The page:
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Anne of Ingleside
L.M. Montgomery

Better late than never! To continue the #greengablesreadalong challenge, I dove into Anne of Ingleside.

I’ve noticed a trend in the last couple of Anne books, mostly dealing with the society of women and what is expected of them. I do not agree with the society, but I’ve learned and come to accept that was the era these books were written in, so close to the time when women were fighting for the vote in Canada. It is a part of our history and we must realize that times were different in the past and learn from them for the future.

It was because I had these uncomfortable feelings with the past two books that I went into Anne of Ingleside a little worried. This was my second time reading it and I did not remember much. I was worried that there will be more social politics at play, keeping women at home and without a voice. However, I was pleasantly surprised.

Anne of Ingleside dealt with Anne and her children, actually it felt that most of the book was set through the eyes of her children as they grew up. When we last left Anne in House of Dreams, Jem was just born and they had moved into the Glen. This book opens with Jem at eight years old, as well as introducing us to the other four children of the house; Walter, the twins Nan and Di, Shirley, and later in the book the birth of Rilla, their sixth.

Yes, we did have a few of Anne’s misadventures, including the time when she tried to be matchmaker to two youths who had already fallen love and were getting married. The end of the book also dealt with Anne’s relationship with Gilbert. After all their years together she begins to feel they have entered into a ‘habit’ with each other and worried that she could not keep him interested anymore.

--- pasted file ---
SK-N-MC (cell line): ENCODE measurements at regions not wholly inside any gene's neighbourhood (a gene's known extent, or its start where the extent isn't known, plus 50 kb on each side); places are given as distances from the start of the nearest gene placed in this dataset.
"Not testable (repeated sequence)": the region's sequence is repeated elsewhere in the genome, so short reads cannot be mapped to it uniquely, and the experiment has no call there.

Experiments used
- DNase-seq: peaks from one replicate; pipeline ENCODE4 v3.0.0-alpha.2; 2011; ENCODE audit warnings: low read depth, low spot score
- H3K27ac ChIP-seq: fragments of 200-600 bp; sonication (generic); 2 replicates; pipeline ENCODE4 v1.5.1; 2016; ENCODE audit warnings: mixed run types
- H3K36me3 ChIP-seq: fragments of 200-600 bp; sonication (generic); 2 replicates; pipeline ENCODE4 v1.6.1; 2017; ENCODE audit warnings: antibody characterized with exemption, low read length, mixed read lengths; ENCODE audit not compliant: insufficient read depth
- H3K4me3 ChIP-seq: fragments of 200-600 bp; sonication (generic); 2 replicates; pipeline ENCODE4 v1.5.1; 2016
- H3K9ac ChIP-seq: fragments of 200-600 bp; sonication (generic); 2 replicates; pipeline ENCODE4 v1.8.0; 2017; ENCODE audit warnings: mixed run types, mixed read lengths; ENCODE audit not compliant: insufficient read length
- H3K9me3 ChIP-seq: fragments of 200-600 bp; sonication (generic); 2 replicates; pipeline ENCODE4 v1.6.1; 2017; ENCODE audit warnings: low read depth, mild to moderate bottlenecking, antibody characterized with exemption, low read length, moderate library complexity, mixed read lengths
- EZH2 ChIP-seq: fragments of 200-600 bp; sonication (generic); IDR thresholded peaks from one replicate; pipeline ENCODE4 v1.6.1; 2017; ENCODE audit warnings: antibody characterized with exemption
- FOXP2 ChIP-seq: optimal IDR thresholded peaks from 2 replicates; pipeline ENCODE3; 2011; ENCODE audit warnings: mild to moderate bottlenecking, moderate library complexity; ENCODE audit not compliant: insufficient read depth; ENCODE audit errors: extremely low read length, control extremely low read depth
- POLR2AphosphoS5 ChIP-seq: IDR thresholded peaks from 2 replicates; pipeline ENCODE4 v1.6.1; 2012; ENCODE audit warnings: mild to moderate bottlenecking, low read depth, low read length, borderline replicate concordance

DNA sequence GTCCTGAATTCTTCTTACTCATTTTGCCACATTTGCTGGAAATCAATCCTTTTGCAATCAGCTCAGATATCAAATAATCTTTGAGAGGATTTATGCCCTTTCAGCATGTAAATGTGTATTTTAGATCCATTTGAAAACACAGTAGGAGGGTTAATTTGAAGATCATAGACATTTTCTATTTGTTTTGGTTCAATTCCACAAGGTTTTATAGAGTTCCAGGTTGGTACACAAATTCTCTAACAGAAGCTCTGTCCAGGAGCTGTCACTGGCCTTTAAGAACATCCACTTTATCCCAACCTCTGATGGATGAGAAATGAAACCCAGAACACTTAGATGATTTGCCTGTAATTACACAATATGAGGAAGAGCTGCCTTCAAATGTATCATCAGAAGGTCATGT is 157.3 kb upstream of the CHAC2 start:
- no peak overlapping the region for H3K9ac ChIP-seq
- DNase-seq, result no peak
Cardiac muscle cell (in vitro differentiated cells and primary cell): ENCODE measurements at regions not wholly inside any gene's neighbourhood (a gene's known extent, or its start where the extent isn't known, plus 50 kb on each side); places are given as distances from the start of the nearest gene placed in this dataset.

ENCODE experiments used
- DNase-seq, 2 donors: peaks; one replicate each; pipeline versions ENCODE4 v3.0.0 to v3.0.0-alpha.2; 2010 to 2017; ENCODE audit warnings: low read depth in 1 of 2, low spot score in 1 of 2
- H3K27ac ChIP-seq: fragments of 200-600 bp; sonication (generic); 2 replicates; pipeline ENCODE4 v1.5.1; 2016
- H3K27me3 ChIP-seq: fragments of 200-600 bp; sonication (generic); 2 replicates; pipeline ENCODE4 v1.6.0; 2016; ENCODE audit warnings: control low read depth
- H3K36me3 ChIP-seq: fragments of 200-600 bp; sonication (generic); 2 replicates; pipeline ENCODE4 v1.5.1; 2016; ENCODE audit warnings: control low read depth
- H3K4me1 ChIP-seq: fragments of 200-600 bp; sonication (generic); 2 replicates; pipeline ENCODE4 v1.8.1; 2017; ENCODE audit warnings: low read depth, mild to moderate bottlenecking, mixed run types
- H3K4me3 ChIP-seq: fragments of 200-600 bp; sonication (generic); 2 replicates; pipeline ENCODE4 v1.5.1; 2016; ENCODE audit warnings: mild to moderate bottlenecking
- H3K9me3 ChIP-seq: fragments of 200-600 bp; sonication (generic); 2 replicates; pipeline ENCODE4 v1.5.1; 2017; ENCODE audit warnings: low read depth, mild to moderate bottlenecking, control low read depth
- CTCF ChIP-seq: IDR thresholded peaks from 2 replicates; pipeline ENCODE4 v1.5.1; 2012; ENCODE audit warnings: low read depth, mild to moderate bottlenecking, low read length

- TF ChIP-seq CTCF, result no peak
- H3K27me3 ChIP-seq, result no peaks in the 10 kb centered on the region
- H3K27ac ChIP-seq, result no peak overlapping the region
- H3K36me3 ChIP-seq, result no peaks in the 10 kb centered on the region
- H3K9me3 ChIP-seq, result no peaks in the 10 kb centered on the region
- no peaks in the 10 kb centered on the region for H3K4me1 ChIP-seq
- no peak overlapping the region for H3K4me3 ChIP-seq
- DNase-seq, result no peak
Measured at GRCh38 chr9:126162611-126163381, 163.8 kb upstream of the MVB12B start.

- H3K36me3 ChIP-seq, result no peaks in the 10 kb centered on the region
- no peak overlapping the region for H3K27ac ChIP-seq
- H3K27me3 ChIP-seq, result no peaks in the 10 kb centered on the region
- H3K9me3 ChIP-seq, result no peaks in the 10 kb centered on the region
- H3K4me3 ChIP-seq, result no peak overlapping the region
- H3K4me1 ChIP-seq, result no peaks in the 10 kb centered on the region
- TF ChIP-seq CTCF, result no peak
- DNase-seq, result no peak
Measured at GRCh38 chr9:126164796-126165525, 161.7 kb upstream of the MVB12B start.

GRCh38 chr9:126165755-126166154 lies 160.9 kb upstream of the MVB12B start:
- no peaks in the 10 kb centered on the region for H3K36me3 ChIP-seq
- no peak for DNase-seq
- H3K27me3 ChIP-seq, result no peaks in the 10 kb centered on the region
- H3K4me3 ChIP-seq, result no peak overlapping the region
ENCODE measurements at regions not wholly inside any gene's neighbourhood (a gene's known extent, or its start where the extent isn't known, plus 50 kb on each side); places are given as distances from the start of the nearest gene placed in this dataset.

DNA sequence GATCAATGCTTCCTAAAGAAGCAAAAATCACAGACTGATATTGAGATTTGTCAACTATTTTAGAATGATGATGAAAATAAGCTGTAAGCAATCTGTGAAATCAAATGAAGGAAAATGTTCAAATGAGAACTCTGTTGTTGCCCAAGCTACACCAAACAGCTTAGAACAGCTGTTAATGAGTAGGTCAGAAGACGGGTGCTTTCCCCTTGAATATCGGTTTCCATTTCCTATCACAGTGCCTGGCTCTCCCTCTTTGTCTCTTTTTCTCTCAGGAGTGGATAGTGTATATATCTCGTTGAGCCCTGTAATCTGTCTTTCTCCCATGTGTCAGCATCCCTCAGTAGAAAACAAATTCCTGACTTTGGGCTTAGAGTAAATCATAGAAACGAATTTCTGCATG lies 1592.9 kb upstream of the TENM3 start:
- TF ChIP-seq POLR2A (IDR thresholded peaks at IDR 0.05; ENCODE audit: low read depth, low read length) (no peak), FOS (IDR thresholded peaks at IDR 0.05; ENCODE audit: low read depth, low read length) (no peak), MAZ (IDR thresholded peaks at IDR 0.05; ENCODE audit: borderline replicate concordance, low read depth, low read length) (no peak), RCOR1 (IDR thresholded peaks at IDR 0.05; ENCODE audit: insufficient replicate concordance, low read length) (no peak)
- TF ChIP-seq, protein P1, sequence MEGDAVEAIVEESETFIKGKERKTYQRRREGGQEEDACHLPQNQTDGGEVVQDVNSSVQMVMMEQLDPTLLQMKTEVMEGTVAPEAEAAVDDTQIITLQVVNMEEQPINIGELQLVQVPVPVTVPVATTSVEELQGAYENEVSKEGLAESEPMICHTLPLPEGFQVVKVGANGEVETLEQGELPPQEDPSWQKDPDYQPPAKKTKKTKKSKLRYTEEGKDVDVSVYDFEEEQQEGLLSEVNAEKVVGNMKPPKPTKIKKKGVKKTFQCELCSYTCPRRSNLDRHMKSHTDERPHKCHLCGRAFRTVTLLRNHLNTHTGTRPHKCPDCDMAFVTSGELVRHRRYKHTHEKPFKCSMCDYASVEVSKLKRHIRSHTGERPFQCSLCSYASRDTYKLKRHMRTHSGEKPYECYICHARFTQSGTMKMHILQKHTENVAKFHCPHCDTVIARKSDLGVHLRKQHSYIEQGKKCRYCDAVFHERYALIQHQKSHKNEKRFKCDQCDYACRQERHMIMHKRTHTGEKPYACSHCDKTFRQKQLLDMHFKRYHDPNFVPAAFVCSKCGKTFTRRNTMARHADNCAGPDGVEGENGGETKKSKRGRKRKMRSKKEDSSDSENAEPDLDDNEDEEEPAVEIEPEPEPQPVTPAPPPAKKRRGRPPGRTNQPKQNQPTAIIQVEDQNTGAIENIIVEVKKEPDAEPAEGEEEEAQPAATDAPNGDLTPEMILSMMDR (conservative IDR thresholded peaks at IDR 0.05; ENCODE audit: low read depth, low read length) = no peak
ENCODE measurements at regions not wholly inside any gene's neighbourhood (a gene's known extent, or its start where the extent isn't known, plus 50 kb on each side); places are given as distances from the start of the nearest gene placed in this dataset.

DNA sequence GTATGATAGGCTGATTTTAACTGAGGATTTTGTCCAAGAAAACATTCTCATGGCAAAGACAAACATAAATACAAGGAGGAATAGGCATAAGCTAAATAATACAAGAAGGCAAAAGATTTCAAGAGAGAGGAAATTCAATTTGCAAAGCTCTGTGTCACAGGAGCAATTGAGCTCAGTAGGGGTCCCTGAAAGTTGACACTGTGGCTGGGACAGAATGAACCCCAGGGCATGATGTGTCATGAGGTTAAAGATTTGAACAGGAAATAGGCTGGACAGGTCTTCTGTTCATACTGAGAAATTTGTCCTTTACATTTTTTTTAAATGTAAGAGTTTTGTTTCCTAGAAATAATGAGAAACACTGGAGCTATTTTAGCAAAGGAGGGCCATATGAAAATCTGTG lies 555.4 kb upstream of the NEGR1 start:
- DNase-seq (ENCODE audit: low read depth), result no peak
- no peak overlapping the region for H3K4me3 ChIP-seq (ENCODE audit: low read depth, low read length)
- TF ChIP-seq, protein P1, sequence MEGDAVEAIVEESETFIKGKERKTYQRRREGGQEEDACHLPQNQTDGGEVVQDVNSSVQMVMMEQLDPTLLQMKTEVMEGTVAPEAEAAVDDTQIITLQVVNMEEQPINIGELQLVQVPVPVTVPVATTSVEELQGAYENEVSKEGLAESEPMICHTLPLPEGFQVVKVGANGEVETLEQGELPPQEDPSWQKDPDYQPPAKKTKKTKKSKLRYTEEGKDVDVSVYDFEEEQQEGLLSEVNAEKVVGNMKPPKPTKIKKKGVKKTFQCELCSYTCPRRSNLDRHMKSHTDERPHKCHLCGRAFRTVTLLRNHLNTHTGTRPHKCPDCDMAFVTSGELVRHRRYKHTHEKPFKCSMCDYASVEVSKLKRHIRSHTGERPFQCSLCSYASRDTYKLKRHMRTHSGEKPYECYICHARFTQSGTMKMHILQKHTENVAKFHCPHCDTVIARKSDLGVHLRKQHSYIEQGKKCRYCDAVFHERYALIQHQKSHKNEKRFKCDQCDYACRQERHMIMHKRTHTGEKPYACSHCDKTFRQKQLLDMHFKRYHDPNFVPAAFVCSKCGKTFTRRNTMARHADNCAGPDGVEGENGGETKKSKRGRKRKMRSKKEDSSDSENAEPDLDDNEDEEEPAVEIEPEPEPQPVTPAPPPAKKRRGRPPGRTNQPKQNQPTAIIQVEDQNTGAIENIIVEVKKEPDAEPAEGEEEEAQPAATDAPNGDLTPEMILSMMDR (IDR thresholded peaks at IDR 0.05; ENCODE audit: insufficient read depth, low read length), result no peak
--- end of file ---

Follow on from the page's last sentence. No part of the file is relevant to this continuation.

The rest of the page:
Those were nice stories, but I really enjoyed the ones about the children and their own adventures. The entire book felt like a collection of short stories, yes they were all chronological as the kids aged through the book, but it was disjointed in areas as we moved from one child to the next to read their own innocent outlook and dealing with life around them.

I’m not sure which child story I enjoyed the most, there were several, but I believe I enjoyed Nan’s the best. I’m not sure why but I felt a connection to the young girl as I read her. Maybe it’s because we both have brown hair, or maybe – and probably is because we both have wild imaginations that we keep to ourselves. The story about Nan and the GLOOM HOUSE, was touching. Nan had fantasied and romanced this abandoned house in the Glen, when she hears that someone had moved into it, she begins to fantasied who the woman could be. Her imagination gets away with herself as she builds the story up until finally she is asked to deliver a package to the woman at the house. Beside herself with excitement, she set’s off, only to have her dreams destoryed by reality. The GLOOM HOUSE was nothing more than a run down building and the fair maiden that lived there turned out to be a kind old woman. It’s the pop of the fantasy you build in your head of a place you’ve never been to, when you arrive it’s never as good as you thought it would be. I have had that happen to me in the past.

Anne of Ingleside is a very light hearted book, and had some great insights of married life, with children – and an extended relative that refused to leave. I’m sure many of these stories had some basis in life, or at least it felt like they could be actual situations. I really enjoyed the book, and life at Ingleside.